How to Not Get Stomach Cramps When Doing Sit-Ups
Muscle cramps are fairly common and their occurrence is still a medical mystery. Your technique, as well as other factors, can cause stomach cramps while performing situps. Some other contributing factors include fatigue, dehydration and a lack of magnesium and potassium in your diet. Muscle cramps are characterized by sudden involuntary muscle spasms and contractions, which causes moderate to severe pain. Fortunately, there are lifestyle changes and preparations you can make to avoid muscle cramps in your abdomen and the rest of your body.
Warm up before you perform situps. Jog lightly for five to 10 minutes on a track or treadmill. Go up to about 60 percent of your maximum heart rate. Use the formula of 220 minus your age to get an estimate of your maximum heart rate.
Stretch your abdominal muscles. Get into the Cobra position. Lie in a prone position, with your hands shoulder-width apart and your legs flat out. Push yourself upward with your arms, lifting only your upper torso. Hold the position for about 10 seconds and slowly come down. Repeat this six times.
Exercise with the correct technique. Lie on your back and relax your head and neck muscles. Keep your legs and feet on the floor, shoulder-width apart. Ensure your back is relaxed with your hips and shoulders placed on the floor. In a controlled manner -- using only your stomach muscles -- raise your body to a 30-degree angle and come back down. Use your hands to keep your head still but not to assist in the situp. Inhale as you sit up and exhale as you return to the exercise mat or floor.
Stay hydrated before, during and after your situps. Have a bottle of water with you and take regular sips of it. Aim for nine to 13 cups of water for the duration of the day.
Take a multivitamin pill daily to get zinc and magnesium in your system. Muscle cramps and contractions may be an early sign of magnesium deficiency. On a long-term basis, get your magnesium and zinc from food sources. Legumes -- such as beans and peas -- whole grains, and a variety of nuts and seeds will help you attain your dietary needs for zinc and magnesium.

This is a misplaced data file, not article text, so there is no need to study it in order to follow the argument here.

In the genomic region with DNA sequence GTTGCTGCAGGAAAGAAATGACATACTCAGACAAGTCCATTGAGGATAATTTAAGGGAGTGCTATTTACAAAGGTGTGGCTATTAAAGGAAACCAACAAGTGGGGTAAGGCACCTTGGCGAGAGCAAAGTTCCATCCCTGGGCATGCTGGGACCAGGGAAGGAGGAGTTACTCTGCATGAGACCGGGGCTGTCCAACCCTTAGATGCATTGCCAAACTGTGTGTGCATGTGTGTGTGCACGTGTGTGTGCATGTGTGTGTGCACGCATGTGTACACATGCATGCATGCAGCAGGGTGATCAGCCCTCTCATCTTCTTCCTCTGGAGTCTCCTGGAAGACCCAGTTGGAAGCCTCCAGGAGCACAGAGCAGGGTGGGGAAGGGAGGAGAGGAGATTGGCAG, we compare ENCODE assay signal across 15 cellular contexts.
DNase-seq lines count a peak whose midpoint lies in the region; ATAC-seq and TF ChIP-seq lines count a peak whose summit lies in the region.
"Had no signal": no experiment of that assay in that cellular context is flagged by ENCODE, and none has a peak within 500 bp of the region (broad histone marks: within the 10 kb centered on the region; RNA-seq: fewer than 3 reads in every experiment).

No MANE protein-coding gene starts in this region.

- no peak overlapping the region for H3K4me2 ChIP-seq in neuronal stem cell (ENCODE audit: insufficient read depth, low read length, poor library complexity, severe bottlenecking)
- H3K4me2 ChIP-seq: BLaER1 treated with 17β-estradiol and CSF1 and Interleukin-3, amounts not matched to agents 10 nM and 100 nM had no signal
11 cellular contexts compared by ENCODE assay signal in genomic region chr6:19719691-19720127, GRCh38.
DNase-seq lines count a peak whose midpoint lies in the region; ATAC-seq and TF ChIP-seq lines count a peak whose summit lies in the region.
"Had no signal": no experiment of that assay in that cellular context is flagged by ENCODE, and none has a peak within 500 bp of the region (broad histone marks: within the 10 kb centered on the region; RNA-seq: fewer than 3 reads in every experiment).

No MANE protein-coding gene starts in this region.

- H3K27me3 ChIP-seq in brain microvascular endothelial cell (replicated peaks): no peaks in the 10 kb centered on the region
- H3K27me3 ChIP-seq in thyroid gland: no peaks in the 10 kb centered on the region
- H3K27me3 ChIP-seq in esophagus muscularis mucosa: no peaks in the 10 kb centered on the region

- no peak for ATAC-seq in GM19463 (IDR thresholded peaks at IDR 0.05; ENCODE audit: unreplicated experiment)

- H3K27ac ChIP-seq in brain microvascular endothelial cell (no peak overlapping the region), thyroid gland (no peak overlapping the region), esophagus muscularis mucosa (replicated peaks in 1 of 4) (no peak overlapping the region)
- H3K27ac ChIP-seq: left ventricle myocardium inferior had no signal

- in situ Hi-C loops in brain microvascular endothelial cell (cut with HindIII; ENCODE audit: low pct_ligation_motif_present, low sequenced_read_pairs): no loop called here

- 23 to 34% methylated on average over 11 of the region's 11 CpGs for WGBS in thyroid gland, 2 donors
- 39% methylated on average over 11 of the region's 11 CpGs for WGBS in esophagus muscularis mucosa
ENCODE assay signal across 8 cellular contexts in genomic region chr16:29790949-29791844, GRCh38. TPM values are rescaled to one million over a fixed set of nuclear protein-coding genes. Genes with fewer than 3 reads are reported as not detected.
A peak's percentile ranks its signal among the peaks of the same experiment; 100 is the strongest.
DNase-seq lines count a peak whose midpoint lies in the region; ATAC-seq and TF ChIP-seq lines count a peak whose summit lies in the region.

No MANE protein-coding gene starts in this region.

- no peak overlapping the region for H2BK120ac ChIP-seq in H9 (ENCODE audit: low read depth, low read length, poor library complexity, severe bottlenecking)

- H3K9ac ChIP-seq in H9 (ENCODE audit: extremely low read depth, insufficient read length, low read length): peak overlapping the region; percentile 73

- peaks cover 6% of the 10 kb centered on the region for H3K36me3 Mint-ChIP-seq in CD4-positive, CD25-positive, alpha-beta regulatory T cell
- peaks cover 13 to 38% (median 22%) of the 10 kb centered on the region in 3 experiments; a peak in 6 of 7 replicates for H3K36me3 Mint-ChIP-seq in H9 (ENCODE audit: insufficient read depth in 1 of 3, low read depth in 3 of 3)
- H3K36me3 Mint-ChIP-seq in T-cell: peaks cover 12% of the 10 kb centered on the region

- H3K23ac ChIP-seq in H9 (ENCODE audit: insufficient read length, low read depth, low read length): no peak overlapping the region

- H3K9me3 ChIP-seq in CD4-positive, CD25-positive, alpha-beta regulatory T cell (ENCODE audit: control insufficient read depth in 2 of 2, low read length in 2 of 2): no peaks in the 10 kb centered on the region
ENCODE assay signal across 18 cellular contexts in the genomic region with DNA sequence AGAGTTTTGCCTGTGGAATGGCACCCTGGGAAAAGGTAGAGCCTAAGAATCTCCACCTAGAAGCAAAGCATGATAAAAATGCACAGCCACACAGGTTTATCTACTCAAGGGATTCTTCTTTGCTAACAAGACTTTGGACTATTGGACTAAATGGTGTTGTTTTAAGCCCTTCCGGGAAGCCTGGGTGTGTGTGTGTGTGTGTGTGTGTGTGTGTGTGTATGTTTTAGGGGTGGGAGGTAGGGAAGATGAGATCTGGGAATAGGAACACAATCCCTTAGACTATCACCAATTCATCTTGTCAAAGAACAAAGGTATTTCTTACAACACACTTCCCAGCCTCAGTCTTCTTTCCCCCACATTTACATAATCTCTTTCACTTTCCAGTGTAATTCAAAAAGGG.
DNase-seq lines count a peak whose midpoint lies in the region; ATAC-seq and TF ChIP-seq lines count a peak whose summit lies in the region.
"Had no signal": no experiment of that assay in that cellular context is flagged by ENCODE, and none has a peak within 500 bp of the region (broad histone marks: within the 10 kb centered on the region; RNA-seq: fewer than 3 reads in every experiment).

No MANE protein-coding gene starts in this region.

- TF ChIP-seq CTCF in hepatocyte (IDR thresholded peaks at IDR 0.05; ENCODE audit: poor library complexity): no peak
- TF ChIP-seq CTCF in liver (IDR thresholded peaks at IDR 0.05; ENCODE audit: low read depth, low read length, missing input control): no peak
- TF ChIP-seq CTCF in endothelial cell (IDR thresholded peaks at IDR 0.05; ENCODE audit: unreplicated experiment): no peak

Consume potassium-rich foods. Like magnesium, potassium is an electrolyte responsible for proper nerve and muscle communication. Have bananas, oranges, yogurt, fish and avocados regularly in your diet -- they are rich sources of potassium.
Certain medical conditions can cause muscle cramps. These include atherosclerosis, hypothyroidism and hyperhidrosis. Consult your doctor for your treatment options.
Diuretics medication used to treat low-blood pressure may also cause muscle cramps.
- The New York Times: A Long-Running Mystery, The Common Cramp
- Office of Dietary Supplements: Dietary Supplement Fact Sheet: Magnesium
- Office of Dietary Supplements: Dietary Supplement Fact Sheet: Zinc
- Medline Plus: Muscle Cramps
- Active.com: Crunches: Proper Technique Will Help Avoid Pain And Produce Better Results
- Daily Mail: How To Do Perfect Sit-ups
Jason Eaton has been a writer since 2010, and has contributed to several magazines and clinical journals. He has worked as a pediatric dietitian and clinical researcher in the United Kingdom. Eaton holds a Bachelor of Science in nutrition and dietetics, as well as a Master of Science in human nutrition.